The 27 finalists selected will participate in a specialized track and special networking opportunities at the iNACOL symposium in Orlando this November. The 10 selected as fellows will spend six month learning from each other and receiving support from Education Elements, the personalized learning organization selected by The Lexington Institute to provide technical assistance and work closely with each of the fellows on articulating their vision for personalized learning and developing a strategic framework for a district implementation. “Education Elements has provided excellent support to the first 10 fellows, acting as mentors, guides and facilitators and helping each of them to move forward with personalized learning. We are fortunate to be able to work with them again,” said Soifer.
The ten district leaders included in the first round each ends the fellowship having made significant leaps from where they started. Not only does each district have a clearer vision for personalized learning, but many districts have laid the groundwork for school and district-wide implementations, considered how to support teachers and leaders, and begun the process of thinking about classroom designs and digital content selection. Equally important, while the fellowship is coming to an end this group will keep in touch and continue to share with, and learn from, one another.
“The first round of LELA fellows has been a terrific experience for us as an organization,” said Amy Jenkins, who supported the LELA fellowship at Education Elements. “We have learned a tremendous amount from each district leader and are honored to be selected to work with the next cohort.”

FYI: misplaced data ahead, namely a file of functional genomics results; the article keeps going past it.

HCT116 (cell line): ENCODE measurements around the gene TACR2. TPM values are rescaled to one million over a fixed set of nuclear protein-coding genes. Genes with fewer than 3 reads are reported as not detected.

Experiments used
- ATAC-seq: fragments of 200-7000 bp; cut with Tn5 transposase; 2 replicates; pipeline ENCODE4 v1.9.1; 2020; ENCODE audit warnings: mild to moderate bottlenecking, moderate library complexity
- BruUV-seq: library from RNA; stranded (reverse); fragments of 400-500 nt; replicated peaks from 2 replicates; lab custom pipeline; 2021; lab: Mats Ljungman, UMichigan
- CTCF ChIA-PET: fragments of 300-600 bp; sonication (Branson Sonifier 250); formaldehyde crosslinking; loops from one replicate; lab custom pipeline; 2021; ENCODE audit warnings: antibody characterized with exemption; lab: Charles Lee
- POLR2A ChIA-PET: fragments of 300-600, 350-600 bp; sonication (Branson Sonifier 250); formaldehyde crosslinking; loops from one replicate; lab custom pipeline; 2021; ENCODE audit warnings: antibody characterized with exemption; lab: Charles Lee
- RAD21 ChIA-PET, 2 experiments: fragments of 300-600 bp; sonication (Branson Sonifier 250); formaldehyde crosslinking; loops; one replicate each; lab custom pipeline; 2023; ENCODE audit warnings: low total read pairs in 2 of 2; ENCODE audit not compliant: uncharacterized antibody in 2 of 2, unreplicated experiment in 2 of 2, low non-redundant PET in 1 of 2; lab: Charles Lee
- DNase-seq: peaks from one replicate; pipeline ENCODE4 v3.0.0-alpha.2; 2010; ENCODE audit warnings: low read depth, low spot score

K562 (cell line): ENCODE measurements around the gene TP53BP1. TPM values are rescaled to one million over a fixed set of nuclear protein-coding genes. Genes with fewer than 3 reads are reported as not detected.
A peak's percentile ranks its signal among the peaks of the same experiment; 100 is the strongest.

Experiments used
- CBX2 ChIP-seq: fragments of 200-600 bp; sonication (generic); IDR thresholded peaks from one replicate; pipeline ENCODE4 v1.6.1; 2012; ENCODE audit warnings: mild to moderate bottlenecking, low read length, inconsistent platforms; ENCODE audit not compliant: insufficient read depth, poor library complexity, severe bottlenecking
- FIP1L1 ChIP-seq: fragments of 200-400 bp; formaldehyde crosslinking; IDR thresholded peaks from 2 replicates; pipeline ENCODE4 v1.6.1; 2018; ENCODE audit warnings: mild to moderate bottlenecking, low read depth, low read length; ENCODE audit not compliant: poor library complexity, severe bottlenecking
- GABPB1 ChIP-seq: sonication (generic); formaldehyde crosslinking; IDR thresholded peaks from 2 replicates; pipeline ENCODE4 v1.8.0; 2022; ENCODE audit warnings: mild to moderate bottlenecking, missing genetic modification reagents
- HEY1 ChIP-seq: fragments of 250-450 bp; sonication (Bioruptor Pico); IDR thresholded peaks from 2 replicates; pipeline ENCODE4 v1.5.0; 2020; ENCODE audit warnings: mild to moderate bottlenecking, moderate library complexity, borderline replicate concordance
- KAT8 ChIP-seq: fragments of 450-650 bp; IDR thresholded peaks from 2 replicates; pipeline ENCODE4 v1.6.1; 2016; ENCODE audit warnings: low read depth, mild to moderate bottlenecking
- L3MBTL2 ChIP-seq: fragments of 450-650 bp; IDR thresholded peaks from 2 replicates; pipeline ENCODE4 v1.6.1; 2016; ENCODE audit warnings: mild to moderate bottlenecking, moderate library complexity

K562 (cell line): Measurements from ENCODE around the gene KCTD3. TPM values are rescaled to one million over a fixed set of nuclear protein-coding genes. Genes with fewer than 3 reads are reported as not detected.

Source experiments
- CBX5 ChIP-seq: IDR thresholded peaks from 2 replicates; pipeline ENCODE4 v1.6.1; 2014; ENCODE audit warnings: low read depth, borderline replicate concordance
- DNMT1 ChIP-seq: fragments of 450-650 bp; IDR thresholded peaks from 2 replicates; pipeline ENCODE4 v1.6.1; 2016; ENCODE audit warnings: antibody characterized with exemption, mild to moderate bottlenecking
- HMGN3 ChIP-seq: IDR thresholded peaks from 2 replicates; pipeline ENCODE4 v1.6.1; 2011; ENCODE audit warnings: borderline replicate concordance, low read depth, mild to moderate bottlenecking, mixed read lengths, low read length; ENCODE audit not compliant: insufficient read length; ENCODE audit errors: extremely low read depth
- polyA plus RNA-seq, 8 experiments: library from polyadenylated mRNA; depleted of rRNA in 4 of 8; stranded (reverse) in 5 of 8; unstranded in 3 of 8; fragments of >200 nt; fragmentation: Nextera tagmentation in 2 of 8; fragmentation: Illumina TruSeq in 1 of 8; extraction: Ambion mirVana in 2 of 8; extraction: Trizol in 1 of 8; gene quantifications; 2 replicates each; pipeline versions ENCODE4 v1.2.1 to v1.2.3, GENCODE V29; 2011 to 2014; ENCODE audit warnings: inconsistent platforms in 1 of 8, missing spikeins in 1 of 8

Applications for the next class of LELA fellows will open this Spring. Please email firstname.lastname@example.org to be added to a notification list.
About Lexington Institute: The Lexington Institute is a nonprofit, nonpartisan public policy think headquartered in Arlington, Virginia. Founded in 1998, its major areas of focus include education, national security, energy and logistics. Please visit www.lexingtoninstitute.org/category/education/ to learn more.
About Education Elements: Education Elements is a nationally recognized company that helps districts develop and implement personalized learning strategies. Ed Elements' services help districts to create strategies, design instructional models and support teachers in integrating technology and instruction. Our platform provides students, teachers, and administrators each with a single entry point to access digital content and the detailed performance data they need to guide instruction and learning. This innovative cloud service offers simple and accessible data visualizations with actionable insights for users of all types. Education Elements has worked with over 100 schools across 40+ districts in the US; more than any other company. Please visit http://www.edelements.com to learn more.
Original Press Release here.